But because the soul predates the material world, we’ve got to adjust our language a bit. If in fact the soul came first, then it is what is truly “natural,” rather than the rocks and trees and such around us. And once we’ve opened that door, we will be able to say that what is good for the soul is the true “natural law” and not at all a made-up legal fiction. But how do we prove that the soul was first? The Athenian admits that the case is a difficult one to prove and has to start with the complicated idea of motion.

Without getting into the complicated (and debated) mechanics of the Athenian’s explanation of motion, we see that there are two key types of movement for the purposes of his argument:

The one kind of motion is that which is permanently capable of moving other things but not itself; the other is permanently capable of moving both itself and other things… (894c)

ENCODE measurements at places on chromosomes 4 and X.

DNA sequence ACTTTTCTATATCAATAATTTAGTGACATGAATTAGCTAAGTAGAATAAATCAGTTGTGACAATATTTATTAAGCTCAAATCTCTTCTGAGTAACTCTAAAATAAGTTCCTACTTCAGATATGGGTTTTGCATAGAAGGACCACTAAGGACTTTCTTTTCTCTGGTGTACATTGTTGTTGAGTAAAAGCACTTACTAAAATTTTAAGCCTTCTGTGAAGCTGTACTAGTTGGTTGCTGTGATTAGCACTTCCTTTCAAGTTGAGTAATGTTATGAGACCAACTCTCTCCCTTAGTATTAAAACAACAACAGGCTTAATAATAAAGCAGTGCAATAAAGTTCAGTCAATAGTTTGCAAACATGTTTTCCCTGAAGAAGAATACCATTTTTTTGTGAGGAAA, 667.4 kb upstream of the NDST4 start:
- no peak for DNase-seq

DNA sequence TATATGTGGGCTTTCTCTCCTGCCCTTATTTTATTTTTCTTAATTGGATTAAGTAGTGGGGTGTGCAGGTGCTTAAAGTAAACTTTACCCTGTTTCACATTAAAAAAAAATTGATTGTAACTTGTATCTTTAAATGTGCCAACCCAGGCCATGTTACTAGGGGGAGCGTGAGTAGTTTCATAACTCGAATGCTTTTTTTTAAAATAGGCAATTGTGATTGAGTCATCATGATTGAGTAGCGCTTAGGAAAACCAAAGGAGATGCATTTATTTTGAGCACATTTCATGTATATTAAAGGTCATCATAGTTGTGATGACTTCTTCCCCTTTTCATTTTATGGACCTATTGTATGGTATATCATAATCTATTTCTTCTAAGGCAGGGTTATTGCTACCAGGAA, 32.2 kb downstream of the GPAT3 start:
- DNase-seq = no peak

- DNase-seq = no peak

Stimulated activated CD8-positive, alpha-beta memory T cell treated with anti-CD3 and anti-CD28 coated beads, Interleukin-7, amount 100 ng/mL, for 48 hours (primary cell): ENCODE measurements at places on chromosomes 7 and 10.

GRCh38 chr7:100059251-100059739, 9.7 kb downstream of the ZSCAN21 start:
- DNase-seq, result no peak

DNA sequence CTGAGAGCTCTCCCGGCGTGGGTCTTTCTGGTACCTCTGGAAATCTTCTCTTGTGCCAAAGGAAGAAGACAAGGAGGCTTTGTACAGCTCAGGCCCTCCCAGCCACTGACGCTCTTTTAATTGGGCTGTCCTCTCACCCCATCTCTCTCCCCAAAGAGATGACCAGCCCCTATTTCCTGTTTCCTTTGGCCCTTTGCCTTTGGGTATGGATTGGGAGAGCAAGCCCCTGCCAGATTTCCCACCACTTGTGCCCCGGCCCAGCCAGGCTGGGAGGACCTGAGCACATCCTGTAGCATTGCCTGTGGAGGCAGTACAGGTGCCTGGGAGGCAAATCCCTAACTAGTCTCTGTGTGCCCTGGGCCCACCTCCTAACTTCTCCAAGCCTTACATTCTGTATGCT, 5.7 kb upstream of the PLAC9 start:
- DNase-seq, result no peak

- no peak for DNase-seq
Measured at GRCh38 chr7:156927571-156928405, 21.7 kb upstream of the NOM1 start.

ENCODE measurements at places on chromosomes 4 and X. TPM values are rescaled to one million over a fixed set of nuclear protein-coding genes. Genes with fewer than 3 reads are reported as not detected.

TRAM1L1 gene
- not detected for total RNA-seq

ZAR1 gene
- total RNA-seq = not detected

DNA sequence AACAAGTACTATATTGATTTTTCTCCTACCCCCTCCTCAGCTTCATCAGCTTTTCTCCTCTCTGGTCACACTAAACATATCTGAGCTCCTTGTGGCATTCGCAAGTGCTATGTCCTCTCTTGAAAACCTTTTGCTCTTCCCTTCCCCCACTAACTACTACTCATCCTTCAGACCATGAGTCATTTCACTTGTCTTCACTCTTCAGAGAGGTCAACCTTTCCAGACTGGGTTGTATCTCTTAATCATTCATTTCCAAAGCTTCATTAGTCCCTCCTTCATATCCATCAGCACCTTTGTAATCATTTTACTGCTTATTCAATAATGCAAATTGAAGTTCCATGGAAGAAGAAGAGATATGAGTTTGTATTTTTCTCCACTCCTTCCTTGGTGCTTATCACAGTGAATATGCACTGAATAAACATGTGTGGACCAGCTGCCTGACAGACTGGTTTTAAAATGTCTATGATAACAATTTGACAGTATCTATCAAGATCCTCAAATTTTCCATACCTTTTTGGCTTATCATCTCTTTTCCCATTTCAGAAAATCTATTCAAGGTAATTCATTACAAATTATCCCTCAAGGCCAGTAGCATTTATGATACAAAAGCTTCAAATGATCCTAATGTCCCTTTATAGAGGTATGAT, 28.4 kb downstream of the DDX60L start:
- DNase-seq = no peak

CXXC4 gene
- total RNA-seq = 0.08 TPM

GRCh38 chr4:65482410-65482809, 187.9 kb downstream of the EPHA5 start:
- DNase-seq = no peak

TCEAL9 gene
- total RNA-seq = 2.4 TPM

That is, there is motion that begins elsewhere and is transmitted (a pool cue strikes a ball, which then strikes another ball, etc.) and motion that begins internally (I choose to stand up). That which can internally generate motion must obviously come before that which receives motion from an external source.

If, then, we imagine a universe where there is no motion—as must have been the case at some point if we have a materialistic worldview—then the objects or beings which can internally generate motion are the source of all that happens in that universe.

How this becomes a proof for the antiquity of the soul we shall see in the next post.


Coyle Neal is Assistant Professor of Political Science at Southwest Baptist University in Bolivar, Missouri, and cohost of the City of Man podcast.